it happeneth unto the fool, so it happeneth even to me; we are subječt to the same painful events; and why was I

then [more] wise? Then I said in my heart, that this 16 allo (is) vanity. For (there is) no remembrance of the

wise more than of the fool for ever ; feeing that which now [is] in the days to come shall all be forgotten. And how dieth the wife [man?] as the fool. The wise die as well as fools, and each are quickly forgotten: he must

be a person of extraordinary character that is talked of for 17 ages. Therefore so far from finding satisfaction, I hated **life; because the work that is wrought under the sun

[is] grievous unto me: for all (is) vanity and vexation

of spirit. 18

Yea, I hated all my labour which I had taken under the fun: because I should leave it unto the man that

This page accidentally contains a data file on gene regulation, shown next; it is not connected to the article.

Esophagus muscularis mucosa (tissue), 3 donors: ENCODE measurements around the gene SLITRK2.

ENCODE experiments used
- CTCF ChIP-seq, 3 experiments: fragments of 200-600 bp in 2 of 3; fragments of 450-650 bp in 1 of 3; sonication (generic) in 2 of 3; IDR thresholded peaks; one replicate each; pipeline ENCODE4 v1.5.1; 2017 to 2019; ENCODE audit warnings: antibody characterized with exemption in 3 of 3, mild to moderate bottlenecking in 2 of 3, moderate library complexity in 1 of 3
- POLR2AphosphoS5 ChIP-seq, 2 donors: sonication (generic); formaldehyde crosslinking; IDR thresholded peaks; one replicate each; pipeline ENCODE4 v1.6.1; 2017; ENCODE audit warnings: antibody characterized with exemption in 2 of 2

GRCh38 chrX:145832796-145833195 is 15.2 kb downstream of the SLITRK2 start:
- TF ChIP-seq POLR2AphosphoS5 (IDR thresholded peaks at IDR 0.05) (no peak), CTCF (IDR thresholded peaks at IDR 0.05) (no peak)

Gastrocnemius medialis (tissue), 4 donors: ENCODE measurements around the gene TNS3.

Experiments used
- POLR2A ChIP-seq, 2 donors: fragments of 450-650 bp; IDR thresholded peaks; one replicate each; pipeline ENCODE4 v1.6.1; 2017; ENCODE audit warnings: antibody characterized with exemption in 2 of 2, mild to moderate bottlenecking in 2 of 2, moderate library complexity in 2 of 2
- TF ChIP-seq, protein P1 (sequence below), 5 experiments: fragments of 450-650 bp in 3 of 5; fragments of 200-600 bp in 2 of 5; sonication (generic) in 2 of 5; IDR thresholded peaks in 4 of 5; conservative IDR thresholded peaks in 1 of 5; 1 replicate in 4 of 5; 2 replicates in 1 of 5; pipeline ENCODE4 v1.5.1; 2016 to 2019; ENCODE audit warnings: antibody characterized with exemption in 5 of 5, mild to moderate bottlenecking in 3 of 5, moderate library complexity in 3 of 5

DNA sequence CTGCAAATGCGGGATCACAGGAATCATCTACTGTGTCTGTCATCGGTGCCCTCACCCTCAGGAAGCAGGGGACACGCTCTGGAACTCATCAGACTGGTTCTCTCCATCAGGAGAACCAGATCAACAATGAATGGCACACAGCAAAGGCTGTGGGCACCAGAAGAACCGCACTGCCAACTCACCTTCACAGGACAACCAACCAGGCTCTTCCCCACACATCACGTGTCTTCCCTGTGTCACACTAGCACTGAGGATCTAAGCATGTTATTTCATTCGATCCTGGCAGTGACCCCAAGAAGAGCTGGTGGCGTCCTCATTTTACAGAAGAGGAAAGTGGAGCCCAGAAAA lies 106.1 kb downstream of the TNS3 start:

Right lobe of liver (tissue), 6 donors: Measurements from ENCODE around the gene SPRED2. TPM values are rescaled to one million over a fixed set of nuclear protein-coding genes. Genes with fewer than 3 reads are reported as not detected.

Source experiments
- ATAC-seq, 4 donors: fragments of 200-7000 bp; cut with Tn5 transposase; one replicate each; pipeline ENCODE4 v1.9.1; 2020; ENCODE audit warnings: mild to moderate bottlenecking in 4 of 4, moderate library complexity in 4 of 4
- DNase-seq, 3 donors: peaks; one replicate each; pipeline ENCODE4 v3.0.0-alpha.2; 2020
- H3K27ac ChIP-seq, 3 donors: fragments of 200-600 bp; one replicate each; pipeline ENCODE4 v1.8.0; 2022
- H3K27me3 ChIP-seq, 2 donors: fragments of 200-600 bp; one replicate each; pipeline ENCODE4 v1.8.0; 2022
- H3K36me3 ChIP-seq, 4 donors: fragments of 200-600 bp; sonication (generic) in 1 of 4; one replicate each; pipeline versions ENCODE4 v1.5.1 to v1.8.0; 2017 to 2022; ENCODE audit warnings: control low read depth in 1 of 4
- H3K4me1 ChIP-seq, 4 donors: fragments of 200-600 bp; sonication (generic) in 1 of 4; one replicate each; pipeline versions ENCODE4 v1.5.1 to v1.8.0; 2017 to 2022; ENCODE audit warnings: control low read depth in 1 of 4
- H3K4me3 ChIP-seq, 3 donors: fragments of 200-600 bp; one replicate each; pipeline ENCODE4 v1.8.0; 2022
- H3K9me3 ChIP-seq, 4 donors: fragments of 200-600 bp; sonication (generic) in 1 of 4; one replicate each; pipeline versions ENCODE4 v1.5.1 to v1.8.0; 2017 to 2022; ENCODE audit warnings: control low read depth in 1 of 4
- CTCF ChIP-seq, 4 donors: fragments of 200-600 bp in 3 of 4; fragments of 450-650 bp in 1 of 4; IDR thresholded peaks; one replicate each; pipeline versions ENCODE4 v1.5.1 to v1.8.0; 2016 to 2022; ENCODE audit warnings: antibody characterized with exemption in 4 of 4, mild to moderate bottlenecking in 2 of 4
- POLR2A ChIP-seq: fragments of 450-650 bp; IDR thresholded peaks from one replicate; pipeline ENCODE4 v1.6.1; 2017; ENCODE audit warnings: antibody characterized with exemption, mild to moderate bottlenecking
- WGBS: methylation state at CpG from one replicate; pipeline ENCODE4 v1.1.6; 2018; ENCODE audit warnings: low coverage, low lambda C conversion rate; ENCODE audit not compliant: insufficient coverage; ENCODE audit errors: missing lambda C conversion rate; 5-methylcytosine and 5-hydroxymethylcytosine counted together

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19 shall be after me. And who knoweth whether he shall

be a wise (man] or a fool? yet shall he have rule over all my

labour wherein I have laboured, and wherein I have showed myself wise under the sun. This [is] also vanity. Rehoboam, who was forty years old when his father

died, so that he must have seen his weakness and folly, is 20 doubtless here referred to. Therefore I went about to

cause my heart to despair of all the labour which I took under the sun; instead of pursuing former schemes, I gave

them up, as one utterly tired with them ; nor is this pecu21 liar to me, it is often seen in lower circumstances. For

there is a man whose labour [is] in wisdom, and in knowledge, and in equity; yet to a man that hath not laboured therein, to a man whose chara&ter is just the re

verse of his own, shall he leave it (for] his portion. This 22 also [is] vanity and a great evil. For what hath man,

such a man as above described, of all his labour, and of